A Sheffield policeman has been reunited with the ‘brilliant’ gym staff who saved his life after he went into cardiac arrest.
Nick Johnson, from Frecheville, collapsed beside a cross trainer at Ponds Forge International Sports Centre and stopped breathing earlier this month.
Employees at the leisure centre rushed to his aid, giving him CPR and shocking him four times with a defibrillator before his heart sparked back into life and he regained consciousness.
The 44-year-old father-of-one, who works for South Yorkshire Police’s safeguarding adults team in Snig Hill, hugged them as he returned to the scene of his near-death experience.
“There’s nothing I can say which will properly express my gratitude. If it wasn’t for you I wouldn’t be here today,” he told them.
“Some people take what you guys do for granted but it’s brilliant what you did for me that day.”
Nick, who has made a good recovery and hopes to return to work early next year, also thanked paramedics and the staff at the Northern General Hospital, where he underwent heart surgery before being discharged five days later.
The emotional reunion at Ponds Forge was in stark contrast to the dramatic rescue operation on December 7, when Nick, who was ‘completely out of it’, struggled and shouted at the team trying to save him.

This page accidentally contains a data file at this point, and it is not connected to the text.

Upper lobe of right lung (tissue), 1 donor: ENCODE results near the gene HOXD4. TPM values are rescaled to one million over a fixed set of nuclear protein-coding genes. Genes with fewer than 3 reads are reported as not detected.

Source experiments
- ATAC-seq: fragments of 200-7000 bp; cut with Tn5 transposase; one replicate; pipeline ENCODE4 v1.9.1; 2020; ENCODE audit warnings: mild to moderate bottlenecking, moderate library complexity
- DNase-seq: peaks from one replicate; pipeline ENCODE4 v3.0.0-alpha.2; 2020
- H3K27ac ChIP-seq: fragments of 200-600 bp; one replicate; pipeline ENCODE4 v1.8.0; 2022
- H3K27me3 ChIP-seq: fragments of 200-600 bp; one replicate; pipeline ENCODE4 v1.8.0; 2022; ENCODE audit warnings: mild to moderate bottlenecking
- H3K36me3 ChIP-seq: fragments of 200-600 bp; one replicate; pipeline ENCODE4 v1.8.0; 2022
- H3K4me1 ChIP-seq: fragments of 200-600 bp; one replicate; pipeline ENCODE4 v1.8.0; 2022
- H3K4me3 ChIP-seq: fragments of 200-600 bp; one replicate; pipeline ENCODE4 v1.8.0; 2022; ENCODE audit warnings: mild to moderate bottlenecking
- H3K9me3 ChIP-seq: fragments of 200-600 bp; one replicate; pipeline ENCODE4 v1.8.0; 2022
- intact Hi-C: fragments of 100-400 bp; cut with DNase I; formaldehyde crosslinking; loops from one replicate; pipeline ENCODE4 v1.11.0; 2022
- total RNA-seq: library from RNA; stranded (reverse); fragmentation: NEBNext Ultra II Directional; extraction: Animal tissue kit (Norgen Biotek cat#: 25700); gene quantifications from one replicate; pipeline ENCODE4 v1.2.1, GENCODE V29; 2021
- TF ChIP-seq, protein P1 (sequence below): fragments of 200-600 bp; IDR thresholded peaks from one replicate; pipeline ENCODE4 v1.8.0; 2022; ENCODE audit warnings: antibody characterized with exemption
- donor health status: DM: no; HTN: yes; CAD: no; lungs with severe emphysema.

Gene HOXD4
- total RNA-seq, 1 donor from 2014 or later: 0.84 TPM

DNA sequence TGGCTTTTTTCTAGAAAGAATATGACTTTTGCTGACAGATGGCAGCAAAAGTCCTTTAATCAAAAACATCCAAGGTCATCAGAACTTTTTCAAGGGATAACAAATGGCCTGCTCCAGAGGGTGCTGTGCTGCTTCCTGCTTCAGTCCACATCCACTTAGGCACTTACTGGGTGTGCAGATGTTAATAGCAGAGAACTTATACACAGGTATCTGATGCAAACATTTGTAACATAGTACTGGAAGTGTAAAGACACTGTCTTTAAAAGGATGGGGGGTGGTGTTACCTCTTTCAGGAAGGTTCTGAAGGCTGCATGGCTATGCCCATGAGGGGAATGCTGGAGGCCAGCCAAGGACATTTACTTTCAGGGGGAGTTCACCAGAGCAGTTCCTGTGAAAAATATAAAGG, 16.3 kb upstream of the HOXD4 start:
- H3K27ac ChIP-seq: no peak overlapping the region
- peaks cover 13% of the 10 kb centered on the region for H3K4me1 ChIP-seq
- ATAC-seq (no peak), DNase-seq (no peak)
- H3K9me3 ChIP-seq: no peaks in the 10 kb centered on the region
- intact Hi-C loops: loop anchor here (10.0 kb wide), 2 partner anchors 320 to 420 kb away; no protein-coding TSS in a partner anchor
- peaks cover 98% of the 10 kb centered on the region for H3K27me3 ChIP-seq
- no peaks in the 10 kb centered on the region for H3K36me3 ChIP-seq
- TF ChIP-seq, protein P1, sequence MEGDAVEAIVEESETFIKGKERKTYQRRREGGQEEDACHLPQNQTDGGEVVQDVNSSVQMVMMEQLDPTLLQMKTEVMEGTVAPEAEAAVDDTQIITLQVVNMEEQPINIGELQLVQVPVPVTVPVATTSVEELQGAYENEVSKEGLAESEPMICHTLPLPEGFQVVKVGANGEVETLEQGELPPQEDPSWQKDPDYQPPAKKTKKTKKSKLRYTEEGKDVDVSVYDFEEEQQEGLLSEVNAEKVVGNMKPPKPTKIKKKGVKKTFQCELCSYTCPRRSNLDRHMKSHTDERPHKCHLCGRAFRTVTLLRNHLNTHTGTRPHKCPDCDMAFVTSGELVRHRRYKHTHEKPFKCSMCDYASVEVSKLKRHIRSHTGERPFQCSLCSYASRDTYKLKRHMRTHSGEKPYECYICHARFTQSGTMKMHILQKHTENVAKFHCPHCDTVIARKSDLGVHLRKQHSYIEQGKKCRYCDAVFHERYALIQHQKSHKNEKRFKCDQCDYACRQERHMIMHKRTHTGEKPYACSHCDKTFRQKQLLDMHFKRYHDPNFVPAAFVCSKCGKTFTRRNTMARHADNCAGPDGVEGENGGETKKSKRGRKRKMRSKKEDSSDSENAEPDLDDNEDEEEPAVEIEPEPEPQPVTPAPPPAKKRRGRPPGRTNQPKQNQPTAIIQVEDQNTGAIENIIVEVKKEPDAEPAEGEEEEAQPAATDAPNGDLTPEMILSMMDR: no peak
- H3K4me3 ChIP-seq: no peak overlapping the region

He remembers nothing of those moments, and was mortified to hear of his behaviour, which is a million miles from his usual friendly, mild-mannered demeanour.
But those moments are forever etched on the minds of his saviours, who spoke of their huge relief at seeing him walk through the doors again.
Fitness advisor Denton Wilson, who was the first to reach Nick and helped place him in the recovery position, said ‘we did a lot of praying’ that day.
Leisure assistant Joy Cunnigham, who gave Nick mouth-to-mouth, said seeing him again had made a ‘huge difference’, while fellow leisure assistant Josh Townsend, who applied the shocks, told how it had been a team effort that day.
Remarkably, just days after Nick’s rescue, teenage lifeguard Hayden Liggins helped save a toddler who had been pulled unconscious from the centre’s swimming pool – as The Star reported at the time.
Duty manager Stephen Ward, who was present on both days and called the ambulance for Nick, told how those were the first occasions in his 18 months working there that his colleagues’ life-saving skills had been called upon.
He said he was incredibly proud of the team’s actions but hoped it would be a long while before there is any more life-or-death drama on his watch.
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